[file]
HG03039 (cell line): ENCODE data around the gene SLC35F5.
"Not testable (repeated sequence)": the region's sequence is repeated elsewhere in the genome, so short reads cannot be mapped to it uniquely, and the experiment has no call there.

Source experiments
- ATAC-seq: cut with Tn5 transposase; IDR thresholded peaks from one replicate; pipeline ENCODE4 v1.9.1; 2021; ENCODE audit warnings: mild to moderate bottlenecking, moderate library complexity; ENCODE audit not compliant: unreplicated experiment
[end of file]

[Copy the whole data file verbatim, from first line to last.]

HG03039 (cell line): ENCODE data around the gene SLC35F5.
"Not testable (repeated sequence)": the region's sequence is repeated elsewhere in the genome, so short reads cannot be mapped to it uniquely, and the experiment has no call there.

Source experiments
- ATAC-seq: cut with Tn5 transposase; IDR thresholded peaks from one replicate; pipeline ENCODE4 v1.9.1; 2021; ENCODE audit warnings: mild to moderate bottlenecking, moderate library complexity; ENCODE audit not compliant: unreplicated experiment